But do you know what I love?  I love that I have friends that I can be real with.  Friends who know that I love being a mother and I wouldn’t change staying home with them for the world.  Even so, that doesn’t change that some days are HARD.  And do you know what else I love?  I love that these moments don’t last forever.  I love that yesterday and today the kids have made a plan to be super good students going so far as practicing their Spanish together on their own.  They did 4 pages of math in the car and even got Clover to play PlayMobil while they worked.  They felt that if they were good students I would let them make lipstick and it worked.  Today they pulled out the PlayMobil and played together and I just cherished the moment because my 10 year old rarely plays with toys anymore, and even more rare is for them to all play together.  There is something to be said for having your kids close in age.  My mom had the 3 of us in 3 years 3 months, and while I am sure that there were years of chaos and crazy, we played together. A lot.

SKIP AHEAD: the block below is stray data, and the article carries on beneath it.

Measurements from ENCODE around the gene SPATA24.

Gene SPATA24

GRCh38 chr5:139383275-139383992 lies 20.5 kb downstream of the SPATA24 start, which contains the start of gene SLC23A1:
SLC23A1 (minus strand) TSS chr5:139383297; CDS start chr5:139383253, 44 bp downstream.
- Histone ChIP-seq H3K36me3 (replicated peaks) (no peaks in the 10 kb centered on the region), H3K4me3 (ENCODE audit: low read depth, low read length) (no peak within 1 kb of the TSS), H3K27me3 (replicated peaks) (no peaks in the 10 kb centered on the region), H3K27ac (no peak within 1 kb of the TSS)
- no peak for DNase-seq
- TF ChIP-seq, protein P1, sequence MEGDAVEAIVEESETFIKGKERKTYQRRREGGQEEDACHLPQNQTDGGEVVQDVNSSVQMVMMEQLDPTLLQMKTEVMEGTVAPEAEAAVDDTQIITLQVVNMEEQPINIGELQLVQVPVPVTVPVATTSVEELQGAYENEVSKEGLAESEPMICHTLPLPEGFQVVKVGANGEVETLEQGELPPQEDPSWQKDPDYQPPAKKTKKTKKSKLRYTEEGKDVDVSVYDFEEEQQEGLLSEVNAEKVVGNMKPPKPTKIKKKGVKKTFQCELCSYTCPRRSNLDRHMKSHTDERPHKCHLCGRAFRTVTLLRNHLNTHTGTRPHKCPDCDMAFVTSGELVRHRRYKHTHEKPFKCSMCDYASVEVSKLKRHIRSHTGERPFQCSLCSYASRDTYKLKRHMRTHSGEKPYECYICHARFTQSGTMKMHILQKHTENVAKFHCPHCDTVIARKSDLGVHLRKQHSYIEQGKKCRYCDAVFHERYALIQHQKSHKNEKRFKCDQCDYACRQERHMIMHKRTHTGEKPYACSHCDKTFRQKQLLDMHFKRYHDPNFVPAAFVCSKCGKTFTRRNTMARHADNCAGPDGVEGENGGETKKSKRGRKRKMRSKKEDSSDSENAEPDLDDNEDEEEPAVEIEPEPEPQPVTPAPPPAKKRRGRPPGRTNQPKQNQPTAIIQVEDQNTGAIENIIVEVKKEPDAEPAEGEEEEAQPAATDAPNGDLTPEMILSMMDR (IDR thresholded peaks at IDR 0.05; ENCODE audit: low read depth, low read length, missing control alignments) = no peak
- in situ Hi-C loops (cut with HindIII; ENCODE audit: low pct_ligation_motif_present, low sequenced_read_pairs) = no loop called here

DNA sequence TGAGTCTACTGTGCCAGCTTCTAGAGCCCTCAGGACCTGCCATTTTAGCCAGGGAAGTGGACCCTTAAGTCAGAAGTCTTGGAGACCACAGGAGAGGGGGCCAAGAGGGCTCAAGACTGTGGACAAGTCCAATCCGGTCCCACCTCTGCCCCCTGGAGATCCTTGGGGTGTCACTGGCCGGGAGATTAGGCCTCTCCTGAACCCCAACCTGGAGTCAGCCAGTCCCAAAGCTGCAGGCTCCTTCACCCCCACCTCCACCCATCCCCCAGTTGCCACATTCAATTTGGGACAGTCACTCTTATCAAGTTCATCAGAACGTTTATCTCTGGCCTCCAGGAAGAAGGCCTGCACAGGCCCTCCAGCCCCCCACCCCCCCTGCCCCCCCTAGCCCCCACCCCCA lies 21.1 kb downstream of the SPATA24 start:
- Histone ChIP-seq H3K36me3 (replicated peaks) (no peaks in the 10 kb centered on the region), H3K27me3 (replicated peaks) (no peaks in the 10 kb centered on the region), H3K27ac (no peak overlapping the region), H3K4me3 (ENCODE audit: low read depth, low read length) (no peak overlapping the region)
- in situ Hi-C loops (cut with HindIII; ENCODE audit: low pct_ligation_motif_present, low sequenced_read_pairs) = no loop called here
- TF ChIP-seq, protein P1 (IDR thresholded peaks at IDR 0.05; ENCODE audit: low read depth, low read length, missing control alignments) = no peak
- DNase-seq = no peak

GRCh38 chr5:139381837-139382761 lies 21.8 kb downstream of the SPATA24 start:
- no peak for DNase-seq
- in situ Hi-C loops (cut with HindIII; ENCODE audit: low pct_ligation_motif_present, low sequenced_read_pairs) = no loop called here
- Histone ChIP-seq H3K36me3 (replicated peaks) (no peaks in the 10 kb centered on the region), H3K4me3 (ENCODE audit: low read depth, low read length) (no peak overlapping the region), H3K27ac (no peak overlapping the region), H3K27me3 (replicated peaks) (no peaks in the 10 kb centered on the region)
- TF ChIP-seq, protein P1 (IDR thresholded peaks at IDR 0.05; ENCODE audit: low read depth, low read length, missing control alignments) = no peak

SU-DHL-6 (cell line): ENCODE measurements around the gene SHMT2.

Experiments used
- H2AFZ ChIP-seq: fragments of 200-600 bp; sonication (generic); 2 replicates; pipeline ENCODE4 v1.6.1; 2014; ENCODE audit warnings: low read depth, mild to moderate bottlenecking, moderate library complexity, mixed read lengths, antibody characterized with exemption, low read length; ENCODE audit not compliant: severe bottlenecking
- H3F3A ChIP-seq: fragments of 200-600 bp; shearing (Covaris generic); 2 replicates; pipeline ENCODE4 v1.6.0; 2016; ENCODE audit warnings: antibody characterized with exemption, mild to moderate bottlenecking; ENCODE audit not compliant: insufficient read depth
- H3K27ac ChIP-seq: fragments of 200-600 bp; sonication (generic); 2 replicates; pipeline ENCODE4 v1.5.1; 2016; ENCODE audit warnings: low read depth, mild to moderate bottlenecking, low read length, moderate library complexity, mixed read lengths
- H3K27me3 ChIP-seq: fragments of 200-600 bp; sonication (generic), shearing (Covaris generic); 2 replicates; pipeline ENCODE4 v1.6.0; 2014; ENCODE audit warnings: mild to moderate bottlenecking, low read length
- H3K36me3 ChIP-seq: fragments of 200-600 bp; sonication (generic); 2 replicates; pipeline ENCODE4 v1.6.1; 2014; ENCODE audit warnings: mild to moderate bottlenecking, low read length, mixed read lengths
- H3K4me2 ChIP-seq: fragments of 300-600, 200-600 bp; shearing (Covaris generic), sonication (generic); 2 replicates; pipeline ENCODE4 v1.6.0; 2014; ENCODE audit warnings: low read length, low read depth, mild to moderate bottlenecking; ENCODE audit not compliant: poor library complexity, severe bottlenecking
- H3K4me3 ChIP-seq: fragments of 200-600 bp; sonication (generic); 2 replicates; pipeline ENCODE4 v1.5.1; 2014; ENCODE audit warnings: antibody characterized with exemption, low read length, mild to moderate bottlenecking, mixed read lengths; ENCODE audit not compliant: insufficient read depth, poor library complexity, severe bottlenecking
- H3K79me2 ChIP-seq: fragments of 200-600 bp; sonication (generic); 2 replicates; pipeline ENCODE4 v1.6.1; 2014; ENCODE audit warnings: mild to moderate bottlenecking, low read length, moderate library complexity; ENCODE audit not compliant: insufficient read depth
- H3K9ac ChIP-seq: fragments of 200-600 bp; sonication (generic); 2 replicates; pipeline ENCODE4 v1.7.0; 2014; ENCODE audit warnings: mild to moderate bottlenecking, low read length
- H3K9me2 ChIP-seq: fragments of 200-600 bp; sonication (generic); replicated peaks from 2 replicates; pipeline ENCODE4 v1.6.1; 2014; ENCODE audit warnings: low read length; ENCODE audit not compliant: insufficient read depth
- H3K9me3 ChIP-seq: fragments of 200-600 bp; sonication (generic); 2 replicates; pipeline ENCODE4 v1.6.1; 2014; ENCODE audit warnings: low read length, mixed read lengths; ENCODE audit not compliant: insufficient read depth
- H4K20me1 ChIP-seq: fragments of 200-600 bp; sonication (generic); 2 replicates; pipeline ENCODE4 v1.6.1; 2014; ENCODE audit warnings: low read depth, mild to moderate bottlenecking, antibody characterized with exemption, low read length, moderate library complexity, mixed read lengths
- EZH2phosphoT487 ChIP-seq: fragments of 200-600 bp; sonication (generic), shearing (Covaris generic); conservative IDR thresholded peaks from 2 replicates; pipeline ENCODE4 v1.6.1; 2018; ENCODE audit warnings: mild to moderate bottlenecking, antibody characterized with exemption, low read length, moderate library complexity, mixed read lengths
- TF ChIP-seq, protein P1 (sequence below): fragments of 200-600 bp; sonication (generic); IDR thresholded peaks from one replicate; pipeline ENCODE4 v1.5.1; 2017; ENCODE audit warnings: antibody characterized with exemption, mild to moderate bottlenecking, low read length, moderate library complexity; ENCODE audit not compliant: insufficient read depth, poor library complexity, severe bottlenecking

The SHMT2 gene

This mom business is hard.  And while my FaceBook posts might not always portray that, it’s true.  My fb moments are true too, but just remember that we are all just posting moments.  They are only snapshots.  The bickering, that’s just another snapshot.  Just not one that makes the fb cut.

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Holy Kiwi!

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Sometimes I find myself thinking of what it will be like growing old with this hubby of mine who is sitting next to me.  It usually hits me when he is doing something like hanging the Christmas lights on the second story or doing some sort of heavy lifting.  In a house full of females, I think it will definitely be noticeable when he is not our “go to” guy, when his sons-in-law start saying things like, “Oh Brian, I’ll get that.”  But for now, he is Mr. Manly and that wasn’t more evident than this weekend.